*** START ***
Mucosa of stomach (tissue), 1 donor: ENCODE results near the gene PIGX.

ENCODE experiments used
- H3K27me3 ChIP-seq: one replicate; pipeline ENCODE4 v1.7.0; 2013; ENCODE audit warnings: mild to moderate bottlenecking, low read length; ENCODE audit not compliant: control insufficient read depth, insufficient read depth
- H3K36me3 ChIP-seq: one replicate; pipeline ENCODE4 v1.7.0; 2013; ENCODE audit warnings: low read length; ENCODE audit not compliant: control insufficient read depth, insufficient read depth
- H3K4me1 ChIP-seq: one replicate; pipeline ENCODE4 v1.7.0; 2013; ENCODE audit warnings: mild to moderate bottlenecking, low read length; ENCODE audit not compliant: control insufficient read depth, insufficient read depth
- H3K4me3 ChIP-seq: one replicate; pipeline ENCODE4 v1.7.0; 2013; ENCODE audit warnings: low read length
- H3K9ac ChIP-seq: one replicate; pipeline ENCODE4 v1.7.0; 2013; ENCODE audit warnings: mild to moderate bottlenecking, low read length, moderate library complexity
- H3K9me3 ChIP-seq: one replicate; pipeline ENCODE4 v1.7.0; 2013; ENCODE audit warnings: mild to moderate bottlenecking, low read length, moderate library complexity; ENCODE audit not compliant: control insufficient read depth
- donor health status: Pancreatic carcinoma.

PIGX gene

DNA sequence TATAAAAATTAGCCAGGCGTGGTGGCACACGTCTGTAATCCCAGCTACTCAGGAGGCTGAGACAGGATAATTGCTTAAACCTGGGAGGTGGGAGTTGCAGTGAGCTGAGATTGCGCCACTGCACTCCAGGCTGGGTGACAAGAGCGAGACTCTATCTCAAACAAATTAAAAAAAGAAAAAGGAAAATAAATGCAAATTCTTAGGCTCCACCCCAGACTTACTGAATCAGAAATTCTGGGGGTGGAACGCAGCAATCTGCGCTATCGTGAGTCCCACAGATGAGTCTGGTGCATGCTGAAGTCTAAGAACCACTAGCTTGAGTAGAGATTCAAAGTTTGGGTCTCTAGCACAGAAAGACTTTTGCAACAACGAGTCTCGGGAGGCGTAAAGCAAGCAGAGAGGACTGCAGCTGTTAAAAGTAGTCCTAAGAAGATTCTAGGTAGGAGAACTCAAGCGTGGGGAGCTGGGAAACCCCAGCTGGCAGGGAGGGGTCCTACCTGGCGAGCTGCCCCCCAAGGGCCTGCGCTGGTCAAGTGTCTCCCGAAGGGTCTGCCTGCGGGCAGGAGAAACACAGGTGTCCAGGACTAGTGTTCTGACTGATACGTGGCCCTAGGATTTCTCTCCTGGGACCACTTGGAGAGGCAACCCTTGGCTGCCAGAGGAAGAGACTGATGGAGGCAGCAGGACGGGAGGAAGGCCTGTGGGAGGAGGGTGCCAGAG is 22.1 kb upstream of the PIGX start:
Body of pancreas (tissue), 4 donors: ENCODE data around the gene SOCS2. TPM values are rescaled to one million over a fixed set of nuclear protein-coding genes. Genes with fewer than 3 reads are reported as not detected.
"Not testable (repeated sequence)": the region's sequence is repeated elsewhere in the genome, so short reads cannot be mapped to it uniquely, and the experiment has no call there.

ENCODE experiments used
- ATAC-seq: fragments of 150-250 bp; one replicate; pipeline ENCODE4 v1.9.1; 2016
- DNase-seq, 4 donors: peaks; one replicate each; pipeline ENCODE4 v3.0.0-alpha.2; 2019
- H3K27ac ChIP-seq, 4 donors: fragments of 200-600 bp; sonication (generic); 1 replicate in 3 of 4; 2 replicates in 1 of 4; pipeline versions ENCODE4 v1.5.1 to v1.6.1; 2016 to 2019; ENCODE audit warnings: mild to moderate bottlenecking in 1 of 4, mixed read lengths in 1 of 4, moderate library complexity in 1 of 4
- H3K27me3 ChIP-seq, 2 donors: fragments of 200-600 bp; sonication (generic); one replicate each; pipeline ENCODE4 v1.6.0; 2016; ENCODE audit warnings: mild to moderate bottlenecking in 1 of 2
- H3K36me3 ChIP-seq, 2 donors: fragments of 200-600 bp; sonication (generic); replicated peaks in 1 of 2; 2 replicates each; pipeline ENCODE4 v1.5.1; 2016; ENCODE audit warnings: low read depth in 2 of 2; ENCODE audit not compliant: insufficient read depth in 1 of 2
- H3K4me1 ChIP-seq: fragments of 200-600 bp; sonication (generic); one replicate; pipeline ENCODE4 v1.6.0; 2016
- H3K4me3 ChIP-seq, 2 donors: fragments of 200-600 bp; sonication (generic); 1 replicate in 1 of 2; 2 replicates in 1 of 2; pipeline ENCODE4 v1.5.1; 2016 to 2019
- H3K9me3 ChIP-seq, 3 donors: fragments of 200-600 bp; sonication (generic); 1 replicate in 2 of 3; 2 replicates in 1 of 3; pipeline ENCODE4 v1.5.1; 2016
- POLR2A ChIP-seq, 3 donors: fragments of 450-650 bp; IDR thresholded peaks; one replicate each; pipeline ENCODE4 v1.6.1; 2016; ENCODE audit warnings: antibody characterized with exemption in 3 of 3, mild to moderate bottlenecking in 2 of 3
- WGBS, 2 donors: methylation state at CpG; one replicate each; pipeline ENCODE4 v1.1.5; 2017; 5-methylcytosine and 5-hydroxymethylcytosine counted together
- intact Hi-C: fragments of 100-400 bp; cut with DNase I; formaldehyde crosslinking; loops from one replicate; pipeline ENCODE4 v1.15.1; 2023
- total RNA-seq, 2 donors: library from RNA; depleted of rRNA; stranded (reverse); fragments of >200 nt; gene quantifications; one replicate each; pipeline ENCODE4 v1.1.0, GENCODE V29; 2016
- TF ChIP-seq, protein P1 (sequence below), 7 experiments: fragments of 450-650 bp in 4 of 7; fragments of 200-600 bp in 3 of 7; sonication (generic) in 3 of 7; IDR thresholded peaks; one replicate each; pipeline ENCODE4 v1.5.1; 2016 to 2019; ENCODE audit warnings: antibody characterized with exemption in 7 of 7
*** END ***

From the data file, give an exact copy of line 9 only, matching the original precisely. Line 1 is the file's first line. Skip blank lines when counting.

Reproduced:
- donor health status: Pancreatic carcinoma.